NATICE: The Navy Facility That Watches Icebergs All Day Long
Believe it or not, the U.S. military has an entire department dedicated to tracking icebergs. NATICE, or the U.S. National Ice Center, checks in weekly on these large floating hunks that break off from glaciers and watches their movement across the ocean. Why, you may ask, does the military take such an interest in splinters of ice? Let’s talk about it!
Why Is NATICE So Focused on Icebergs?
We all know of the RMS Titanic, the most popular ice vs. ship catastrophe in our history. Part of NATICE’s purpose is making sure incidents like that are avoided. The U.S. National Ice Center is actually run by the U.S. Naval Meteorology and Oceanography Command, based in Suitland, Maryland, and is the only organization on iceberg watch across the globe. They’ve been active since after the Second World War to monitor ice for their own ships.
The icebergs that NATICE tracks are large and can move rather quickly. This makes them extremely dangerous to moving ships. Right now, there are 53 icebergs being monitored in Antarctica that are each at least 10 nautical miles (18,520 meters) long. The average speed at which icebergs drift is around .7 kilometers per hour, but speeds over 3.6 kilometers per hour have been documented.
Navy ships are able to confer with NATICE analysts to get news of current ice formations and forecasts on future ice movement. This information is also important to receive on a climate level.
Climate Change and Military Planning
Ice caps and glaciers are a part of the water cycle and have great influence on the weather. When glaciers melt, the sea level increases, and with it, so does coastal erosion and storm surge as warming air and fluctuating ocean temperatures generate hurricanes and typhoons.
This doesn’t apply to icebergs, however, as they are already floating in the ocean and will not raise the sea level as they melt. Icebergs melting are important to the environment in that they supply half the fresh water entering the ocean.
NATICE analysis consistently documents sea level and takes note of when the breaking of glaciers is climate-change related. This data influences the sea level rise map from the National Oceanic Atmospheric Administration.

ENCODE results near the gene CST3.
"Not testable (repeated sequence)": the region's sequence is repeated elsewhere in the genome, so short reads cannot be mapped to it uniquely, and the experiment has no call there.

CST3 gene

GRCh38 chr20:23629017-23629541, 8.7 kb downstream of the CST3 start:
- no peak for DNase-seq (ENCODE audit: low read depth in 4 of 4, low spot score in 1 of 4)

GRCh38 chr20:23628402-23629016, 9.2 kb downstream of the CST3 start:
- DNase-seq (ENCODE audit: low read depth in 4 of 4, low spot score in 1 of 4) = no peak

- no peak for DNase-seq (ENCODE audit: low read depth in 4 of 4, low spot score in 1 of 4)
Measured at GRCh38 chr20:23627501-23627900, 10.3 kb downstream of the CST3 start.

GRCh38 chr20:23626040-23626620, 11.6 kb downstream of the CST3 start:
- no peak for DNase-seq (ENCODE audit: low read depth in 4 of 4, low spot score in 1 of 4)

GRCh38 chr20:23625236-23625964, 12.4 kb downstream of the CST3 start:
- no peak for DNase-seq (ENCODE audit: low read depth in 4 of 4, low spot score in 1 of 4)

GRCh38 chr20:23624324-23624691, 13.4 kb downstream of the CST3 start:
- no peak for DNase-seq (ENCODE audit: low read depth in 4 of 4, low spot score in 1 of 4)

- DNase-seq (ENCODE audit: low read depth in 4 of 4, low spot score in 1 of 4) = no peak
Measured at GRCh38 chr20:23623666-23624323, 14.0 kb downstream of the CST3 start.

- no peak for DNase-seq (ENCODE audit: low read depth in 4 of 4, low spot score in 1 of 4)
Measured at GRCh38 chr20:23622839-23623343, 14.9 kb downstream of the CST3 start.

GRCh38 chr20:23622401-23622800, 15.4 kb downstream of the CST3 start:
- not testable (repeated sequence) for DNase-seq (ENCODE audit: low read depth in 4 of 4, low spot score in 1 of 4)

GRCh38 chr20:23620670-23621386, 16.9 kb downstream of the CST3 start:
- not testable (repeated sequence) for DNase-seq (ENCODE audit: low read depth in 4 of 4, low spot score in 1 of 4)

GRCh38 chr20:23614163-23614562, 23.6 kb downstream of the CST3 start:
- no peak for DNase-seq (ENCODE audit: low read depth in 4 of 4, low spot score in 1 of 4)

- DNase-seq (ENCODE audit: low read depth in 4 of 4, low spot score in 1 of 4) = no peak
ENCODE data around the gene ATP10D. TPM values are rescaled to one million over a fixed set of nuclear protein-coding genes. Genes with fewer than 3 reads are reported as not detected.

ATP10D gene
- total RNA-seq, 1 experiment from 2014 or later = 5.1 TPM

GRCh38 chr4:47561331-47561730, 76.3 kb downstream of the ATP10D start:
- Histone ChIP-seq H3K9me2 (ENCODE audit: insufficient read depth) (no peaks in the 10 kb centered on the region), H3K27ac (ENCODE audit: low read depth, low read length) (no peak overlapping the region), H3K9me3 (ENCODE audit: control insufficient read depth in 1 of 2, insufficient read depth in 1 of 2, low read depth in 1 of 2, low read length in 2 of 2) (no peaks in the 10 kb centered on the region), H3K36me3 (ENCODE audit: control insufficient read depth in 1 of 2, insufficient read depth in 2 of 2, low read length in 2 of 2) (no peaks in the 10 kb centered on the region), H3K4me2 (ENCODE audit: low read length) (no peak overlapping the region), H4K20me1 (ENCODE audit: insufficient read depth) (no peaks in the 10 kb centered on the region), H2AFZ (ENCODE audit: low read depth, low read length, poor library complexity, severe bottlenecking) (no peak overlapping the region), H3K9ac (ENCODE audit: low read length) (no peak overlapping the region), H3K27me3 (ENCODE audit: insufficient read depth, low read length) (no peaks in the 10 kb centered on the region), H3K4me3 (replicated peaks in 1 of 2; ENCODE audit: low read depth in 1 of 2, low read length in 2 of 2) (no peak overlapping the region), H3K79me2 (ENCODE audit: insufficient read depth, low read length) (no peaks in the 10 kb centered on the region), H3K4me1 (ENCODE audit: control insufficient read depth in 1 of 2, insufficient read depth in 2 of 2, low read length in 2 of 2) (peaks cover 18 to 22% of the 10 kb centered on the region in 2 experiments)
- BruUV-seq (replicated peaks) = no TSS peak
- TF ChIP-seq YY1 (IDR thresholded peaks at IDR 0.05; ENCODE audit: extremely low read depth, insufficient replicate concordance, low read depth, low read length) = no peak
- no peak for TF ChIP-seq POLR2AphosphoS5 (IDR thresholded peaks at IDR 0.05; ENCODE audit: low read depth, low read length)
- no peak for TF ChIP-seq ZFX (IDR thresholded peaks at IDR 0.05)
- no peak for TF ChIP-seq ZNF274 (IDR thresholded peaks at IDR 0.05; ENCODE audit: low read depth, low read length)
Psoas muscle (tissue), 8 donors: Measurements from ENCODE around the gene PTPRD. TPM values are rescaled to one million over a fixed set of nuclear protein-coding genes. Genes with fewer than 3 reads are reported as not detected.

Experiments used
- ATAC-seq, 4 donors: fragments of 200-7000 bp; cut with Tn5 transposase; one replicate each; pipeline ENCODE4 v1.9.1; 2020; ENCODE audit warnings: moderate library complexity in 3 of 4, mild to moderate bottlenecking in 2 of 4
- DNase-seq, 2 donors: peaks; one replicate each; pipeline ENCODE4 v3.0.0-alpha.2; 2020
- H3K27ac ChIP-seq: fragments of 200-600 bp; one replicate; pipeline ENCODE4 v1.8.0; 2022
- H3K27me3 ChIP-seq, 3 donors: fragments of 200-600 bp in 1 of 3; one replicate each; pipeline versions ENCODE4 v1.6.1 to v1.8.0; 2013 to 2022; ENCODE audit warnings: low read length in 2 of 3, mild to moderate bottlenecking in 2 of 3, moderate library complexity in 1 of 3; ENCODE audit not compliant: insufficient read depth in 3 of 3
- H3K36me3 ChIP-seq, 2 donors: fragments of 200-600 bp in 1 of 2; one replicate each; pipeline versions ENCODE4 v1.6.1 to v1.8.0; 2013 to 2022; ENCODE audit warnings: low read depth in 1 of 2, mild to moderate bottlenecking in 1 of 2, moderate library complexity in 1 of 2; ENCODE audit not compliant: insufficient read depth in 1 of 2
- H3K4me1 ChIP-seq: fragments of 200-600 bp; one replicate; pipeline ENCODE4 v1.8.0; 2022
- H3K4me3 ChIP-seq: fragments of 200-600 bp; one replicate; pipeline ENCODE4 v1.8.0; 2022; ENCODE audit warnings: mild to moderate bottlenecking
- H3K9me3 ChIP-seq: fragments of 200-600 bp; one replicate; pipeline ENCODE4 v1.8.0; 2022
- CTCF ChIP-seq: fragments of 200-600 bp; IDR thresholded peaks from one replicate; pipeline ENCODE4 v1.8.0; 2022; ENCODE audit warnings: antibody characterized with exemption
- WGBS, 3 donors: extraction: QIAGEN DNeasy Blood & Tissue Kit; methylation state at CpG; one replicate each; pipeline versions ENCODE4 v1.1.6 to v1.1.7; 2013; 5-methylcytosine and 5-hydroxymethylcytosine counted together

NATICE also provides many products on the Arctic, Antarctic, Great Lakes, and Mid-Atlantic. Daily Marginal Ice Zones, Iceberg Charts, Weekly Ice Concentration, and 30-Day Ice Changes are just a few of the products offered, all of which are available for access to be downloaded. So, while the National Ice Center’s work is focused on safe and efficient navigation, their data is used by scientists to better monitor and understand climate change.
“Climate change is dramatically increasing the demand for military operations and, at the same time, impacting our readiness and our ability to meet those demands while imposing unsustainable costs on the department,” said Joe Bryan, a Defense Department special U.S. military climate advisor.
In order for our military to operate efficiently and keep its advantage, it’s imperative to continually utilize departments like NATICE and invest in becoming more resilient to climate change.
All Thanks to NATICE
So, it turns out that NATICE is a much more useful organization than it originally sounds. Their research and data have such a large impact on how the military navigates oceanic territory and keeps them abreast of climate change and its possible impacts.
In an interview with Sandboxx News, Katherine Quinn, U.S. Navy Ice analyst, said, “Our work is and always has been important. And I think we’re also increasing our customers because of what we do and the services that we provide… they’re telling these commands, ‘Hey, if you need ice analysis, the National Ice Center’s got it for you.’ “
Well, you heard her, NATICE is the “one-stop-shop” for all your ice data needs.